Australia`s new PM in Indonesia for boat-people talks
Jakarta: Newly-reinstated Australian Prime Minister Kevin Rudd was to meet Indonesia`s President on Friday for talks focused on asylum seekers with thousands defying deadly perils to try to reach Australia by sea.
On his first foreign trip since ousting Julia Gillard barely a week ago, the Australian leader will meet with President Susilo Bambang Yudhoyono to tackle a subject that will be key in upcoming elections.
Despite Canberra`s tough new policies banishing asylum seekers to remote Pacific islands, thousands of would-be refugees continue to make the sea crossing to Australia, often from transit hubs in Indonesia.
Many have died trying to make the hazardous journey in crammed, rickety boats, normally after paying huge fees to people-smugglers.
Rudd has already drawn Indonesia into the domestic debate, pouring scorn on conservative opposition leader Tony Abbott and his plan to "turn back" the boats, saying this risks a diplomatic flare-up with Jakarta.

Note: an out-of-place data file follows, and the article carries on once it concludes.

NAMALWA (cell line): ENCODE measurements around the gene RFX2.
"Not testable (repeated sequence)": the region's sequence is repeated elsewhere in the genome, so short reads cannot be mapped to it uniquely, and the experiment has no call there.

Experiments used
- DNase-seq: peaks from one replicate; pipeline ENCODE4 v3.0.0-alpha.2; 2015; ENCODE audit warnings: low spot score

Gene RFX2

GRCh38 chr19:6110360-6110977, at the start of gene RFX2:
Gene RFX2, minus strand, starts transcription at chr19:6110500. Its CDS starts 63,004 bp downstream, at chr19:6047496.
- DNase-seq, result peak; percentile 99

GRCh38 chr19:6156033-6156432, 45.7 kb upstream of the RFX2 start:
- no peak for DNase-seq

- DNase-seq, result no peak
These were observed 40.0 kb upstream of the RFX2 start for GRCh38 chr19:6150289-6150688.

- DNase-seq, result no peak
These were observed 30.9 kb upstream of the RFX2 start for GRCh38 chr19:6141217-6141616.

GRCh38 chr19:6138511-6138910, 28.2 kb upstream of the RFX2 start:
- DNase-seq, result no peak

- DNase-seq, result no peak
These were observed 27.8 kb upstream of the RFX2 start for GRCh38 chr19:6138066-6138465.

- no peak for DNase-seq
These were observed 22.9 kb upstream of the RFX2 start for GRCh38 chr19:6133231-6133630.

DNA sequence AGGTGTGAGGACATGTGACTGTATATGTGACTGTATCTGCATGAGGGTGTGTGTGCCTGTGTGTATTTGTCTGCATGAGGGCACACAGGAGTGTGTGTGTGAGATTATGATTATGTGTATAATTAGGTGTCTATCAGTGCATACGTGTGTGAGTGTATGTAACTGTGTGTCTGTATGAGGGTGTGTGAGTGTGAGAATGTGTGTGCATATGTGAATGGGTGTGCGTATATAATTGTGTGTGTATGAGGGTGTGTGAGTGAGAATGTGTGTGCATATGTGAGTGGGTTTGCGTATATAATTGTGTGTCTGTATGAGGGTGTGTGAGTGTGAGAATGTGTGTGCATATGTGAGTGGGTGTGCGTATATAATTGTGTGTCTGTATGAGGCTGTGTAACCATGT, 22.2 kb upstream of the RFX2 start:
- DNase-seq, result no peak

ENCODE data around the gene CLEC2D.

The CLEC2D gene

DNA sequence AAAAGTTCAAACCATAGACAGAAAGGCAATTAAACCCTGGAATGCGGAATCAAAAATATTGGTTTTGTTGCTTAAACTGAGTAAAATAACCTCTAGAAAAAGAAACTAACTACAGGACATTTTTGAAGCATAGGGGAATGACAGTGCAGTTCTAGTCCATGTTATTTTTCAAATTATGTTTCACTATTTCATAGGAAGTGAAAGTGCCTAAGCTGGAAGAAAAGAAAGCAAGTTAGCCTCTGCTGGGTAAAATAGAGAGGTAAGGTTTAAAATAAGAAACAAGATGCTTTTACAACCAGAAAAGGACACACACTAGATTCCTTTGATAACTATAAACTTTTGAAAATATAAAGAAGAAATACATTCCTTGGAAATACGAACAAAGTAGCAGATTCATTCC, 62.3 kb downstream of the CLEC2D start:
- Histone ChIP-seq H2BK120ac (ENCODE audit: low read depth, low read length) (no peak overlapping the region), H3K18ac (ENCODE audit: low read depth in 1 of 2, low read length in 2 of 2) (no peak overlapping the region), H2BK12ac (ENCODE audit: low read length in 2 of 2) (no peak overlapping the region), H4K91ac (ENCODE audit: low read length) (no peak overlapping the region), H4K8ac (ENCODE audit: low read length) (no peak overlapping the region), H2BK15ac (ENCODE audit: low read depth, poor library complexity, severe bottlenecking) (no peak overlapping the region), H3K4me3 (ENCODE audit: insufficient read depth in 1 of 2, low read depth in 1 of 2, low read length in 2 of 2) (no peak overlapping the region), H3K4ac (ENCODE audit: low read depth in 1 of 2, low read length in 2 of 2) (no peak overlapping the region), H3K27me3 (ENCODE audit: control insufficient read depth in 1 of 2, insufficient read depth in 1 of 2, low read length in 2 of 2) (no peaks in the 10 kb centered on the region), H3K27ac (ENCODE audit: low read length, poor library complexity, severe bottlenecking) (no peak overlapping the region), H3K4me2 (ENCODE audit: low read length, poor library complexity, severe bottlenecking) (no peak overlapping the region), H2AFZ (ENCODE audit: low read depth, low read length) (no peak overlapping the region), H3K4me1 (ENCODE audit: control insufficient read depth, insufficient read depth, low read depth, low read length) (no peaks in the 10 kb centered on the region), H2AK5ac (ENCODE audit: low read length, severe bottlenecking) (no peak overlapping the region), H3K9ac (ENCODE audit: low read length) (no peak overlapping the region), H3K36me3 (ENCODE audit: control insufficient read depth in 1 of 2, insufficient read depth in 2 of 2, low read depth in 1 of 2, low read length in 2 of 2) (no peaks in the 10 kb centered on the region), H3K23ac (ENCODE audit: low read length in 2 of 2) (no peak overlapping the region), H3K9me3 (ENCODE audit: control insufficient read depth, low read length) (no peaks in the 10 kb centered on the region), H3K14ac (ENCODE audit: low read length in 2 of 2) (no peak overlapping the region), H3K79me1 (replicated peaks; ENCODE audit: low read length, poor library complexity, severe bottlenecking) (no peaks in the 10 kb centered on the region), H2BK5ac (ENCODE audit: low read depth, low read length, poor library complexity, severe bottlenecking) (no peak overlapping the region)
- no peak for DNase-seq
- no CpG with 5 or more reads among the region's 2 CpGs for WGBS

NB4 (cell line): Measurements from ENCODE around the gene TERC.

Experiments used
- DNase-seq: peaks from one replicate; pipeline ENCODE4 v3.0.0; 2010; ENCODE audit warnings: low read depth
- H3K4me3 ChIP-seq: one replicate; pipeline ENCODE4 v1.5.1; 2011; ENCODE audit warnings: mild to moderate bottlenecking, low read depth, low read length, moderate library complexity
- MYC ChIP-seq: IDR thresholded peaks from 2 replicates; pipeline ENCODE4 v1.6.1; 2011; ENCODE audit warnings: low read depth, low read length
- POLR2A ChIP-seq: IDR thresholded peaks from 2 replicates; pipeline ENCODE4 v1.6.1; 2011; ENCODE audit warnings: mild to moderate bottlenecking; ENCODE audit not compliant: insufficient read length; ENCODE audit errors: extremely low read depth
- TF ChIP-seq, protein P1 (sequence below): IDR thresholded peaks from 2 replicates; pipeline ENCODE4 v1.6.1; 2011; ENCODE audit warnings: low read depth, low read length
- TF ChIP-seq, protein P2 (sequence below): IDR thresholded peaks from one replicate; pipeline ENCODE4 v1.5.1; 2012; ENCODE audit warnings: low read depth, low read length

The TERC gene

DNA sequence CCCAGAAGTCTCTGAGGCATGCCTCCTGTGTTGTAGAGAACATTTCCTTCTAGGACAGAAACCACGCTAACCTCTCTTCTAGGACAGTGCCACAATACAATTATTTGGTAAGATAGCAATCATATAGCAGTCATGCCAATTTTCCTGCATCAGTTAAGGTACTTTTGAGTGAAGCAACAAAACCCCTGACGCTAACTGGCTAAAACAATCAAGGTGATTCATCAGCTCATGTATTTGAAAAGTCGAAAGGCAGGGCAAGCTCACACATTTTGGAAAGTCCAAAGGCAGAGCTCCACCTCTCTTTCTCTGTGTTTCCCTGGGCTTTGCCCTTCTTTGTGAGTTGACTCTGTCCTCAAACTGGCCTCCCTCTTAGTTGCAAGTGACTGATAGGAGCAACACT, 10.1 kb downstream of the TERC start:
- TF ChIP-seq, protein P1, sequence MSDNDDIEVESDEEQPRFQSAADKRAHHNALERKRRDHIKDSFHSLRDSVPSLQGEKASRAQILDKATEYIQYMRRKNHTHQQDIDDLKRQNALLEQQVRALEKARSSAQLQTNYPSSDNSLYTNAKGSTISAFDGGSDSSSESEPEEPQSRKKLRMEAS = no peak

Although he is under pressure to take a tough stance on the election campaign hustings, Rudd cautioned against expecting major outcomes from the talks as he arrived in Jakarta late yesterday.
"I think it`s quite wrong to have huge expectations that there`s going to be some headline result out of what is a regular meeting between the prime minister of Australia and the president of Indonesia," he said.
Ahead of Rudd`s visit, Foreign Minister Marty Natalegawa suggested Indonesia alone could not solve the problem, and said a multilateral approach was needed.
"We have been consistent in saying that this problem cannot be solved by one country," he said.
"It needs a joint effort from destination and transit countries, as well as countries of origin."
Rudd insisted that "the full breadth of our relationship" would be discussed during the trip. At a breakfast event with business leaders in Jakarta today, he sought to turn the focus of the visit to trade.
"Already Indonesia`s consuming class is larger than Australia`s population," he said.
"Indonesia should become a vast market place for Australian goods and services and industry."
Rudd also sought to ease tensions surrounding live cattle exports, which have become a major point of conflict in trade relations between the neighbours.
Australia halted shipments to Indonesia in 2011 after TV footage showed harsh treatment of animals in the country, a move that badly hit the industry in Australia. Shipments have since resumed but in far reduced numbers.
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